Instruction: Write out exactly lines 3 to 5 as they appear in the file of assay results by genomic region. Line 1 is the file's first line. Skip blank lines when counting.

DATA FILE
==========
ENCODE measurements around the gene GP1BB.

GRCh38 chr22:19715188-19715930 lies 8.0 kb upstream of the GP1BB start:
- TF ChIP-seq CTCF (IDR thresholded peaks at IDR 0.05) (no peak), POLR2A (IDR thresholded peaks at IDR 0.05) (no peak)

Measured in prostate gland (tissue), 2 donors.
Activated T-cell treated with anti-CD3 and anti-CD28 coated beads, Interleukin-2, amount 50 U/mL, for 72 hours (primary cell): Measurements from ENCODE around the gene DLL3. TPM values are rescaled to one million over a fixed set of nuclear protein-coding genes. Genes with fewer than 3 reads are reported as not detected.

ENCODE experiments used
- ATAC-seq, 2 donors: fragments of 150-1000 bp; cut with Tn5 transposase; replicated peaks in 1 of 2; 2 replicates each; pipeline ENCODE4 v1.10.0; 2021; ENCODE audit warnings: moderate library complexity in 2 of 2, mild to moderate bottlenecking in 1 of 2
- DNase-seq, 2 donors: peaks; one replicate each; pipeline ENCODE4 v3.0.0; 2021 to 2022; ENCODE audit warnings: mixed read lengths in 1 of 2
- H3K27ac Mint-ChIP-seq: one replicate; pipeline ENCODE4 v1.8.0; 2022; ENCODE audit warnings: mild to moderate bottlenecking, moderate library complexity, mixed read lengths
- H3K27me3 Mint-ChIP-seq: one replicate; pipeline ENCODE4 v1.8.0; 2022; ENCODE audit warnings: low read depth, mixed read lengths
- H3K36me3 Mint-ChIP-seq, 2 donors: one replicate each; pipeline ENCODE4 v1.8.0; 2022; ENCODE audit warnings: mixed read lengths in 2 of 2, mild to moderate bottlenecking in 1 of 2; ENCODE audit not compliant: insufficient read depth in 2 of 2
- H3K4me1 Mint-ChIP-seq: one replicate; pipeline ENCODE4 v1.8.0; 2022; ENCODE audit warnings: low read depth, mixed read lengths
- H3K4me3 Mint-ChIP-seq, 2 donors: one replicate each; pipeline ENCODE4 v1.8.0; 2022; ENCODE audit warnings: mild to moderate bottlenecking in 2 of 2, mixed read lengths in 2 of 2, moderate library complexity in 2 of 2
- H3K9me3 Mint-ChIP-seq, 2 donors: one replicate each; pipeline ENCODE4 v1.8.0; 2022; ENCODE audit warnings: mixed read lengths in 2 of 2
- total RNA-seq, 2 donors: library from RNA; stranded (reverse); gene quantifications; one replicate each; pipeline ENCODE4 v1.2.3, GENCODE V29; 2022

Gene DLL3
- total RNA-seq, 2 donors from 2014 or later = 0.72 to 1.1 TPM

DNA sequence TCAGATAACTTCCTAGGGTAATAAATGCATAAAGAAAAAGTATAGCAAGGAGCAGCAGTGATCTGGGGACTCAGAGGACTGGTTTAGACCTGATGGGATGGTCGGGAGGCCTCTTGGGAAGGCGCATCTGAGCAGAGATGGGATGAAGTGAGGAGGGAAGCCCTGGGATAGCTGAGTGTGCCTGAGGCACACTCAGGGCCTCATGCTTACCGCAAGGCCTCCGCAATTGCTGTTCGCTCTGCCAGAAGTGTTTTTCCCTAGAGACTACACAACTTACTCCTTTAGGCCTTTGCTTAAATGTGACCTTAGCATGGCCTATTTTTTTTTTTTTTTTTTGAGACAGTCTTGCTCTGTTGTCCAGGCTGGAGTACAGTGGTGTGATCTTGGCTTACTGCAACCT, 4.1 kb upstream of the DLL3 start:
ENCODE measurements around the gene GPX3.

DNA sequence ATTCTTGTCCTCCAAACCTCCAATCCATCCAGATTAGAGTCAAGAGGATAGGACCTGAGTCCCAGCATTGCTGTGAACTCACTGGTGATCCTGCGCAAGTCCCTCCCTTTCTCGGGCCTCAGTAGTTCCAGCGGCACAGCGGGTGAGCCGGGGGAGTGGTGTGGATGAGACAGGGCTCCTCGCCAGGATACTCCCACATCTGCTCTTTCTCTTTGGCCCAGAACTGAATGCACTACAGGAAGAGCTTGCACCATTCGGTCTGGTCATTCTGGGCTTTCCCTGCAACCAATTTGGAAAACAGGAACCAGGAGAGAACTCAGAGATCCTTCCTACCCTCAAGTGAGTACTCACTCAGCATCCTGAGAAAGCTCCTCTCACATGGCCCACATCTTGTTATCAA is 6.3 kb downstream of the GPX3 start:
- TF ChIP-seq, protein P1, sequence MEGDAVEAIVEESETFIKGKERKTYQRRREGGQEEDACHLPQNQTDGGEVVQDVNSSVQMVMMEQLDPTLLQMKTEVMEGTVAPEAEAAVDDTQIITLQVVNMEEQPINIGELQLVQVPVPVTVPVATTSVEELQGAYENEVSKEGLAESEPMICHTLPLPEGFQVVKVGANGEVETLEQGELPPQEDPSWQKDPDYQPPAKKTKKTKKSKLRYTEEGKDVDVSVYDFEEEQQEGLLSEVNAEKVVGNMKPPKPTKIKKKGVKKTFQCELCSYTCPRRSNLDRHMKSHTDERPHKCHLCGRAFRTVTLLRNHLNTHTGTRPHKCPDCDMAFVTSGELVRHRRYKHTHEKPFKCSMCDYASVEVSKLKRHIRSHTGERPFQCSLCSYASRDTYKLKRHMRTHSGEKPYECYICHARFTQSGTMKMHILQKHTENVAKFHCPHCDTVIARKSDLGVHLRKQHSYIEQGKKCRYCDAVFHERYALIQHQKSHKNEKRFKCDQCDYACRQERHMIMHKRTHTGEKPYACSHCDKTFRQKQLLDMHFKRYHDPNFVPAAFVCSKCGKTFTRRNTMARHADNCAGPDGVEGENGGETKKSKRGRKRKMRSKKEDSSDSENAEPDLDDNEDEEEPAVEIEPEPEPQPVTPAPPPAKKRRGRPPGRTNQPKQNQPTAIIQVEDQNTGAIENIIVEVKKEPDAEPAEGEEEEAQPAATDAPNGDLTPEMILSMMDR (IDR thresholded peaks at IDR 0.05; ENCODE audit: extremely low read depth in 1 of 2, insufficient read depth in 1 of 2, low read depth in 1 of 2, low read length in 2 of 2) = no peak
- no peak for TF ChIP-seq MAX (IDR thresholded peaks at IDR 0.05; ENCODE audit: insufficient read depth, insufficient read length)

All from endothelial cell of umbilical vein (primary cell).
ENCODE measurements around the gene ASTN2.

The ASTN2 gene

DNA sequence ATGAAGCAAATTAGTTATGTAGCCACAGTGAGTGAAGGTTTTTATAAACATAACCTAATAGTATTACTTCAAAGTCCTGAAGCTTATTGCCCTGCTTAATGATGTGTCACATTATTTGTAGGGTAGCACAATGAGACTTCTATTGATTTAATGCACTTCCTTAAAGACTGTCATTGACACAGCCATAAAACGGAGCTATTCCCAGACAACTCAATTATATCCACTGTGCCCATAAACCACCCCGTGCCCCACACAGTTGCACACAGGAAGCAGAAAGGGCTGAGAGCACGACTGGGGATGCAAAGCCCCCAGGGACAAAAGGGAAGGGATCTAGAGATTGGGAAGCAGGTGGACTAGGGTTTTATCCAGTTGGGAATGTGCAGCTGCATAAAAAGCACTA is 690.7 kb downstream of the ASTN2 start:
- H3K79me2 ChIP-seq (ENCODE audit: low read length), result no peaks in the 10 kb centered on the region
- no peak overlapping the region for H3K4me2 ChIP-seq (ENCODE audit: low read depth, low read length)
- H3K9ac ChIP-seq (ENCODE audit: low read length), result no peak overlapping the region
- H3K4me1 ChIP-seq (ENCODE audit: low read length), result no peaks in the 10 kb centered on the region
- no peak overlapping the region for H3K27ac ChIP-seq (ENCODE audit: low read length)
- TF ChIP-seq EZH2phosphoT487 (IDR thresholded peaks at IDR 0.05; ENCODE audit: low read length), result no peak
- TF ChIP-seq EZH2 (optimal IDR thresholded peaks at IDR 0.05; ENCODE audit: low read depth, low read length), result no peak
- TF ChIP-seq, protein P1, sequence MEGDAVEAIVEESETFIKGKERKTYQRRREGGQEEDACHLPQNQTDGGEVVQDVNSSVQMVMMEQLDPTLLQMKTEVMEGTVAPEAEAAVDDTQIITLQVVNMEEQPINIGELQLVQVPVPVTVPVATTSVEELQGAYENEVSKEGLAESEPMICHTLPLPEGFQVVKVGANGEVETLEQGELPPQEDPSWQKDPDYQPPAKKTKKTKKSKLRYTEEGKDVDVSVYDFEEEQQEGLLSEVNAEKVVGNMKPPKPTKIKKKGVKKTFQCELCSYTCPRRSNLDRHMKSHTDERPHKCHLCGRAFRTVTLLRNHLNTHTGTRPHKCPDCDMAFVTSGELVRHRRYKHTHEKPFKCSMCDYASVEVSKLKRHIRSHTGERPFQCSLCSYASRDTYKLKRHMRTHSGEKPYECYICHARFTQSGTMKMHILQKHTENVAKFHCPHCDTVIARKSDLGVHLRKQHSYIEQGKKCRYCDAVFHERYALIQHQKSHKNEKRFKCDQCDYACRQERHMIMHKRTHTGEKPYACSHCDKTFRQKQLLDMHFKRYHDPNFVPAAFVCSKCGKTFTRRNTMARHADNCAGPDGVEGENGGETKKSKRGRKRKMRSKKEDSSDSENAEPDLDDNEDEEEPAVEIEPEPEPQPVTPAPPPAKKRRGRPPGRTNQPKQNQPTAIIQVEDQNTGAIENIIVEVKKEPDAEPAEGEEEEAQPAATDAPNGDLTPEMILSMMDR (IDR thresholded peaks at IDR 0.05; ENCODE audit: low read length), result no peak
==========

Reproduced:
- TF ChIP-seq CTCF (IDR thresholded peaks at IDR 0.05) (no peak), POLR2A (IDR thresholded peaks at IDR 0.05) (no peak)

Measured in prostate gland (tissue), 2 donors.
Activated T-cell treated with anti-CD3 and anti-CD28 coated beads, Interleukin-2, amount 50 U/mL, for 72 hours (primary cell): Measurements from ENCODE around the gene DLL3. TPM values are rescaled to one million over a fixed set of nuclear protein-coding genes. Genes with fewer than 3 reads are reported as not detected.